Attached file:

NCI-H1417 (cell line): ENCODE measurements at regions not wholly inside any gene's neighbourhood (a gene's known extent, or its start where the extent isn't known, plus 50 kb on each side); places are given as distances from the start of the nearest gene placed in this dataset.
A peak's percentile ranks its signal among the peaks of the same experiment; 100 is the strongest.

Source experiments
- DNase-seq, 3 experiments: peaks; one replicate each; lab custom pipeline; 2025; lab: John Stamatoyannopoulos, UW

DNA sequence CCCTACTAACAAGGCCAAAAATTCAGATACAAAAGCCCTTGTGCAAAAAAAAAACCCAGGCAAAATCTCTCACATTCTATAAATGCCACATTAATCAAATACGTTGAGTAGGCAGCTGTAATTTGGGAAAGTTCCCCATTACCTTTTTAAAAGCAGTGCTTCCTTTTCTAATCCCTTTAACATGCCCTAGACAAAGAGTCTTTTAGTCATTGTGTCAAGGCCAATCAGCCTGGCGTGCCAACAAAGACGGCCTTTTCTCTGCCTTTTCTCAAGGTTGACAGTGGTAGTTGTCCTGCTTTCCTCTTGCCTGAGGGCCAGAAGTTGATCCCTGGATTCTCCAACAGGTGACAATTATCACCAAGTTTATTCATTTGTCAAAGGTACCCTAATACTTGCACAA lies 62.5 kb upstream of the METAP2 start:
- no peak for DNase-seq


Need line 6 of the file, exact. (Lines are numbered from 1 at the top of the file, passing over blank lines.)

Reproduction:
- no peak for DNase-seq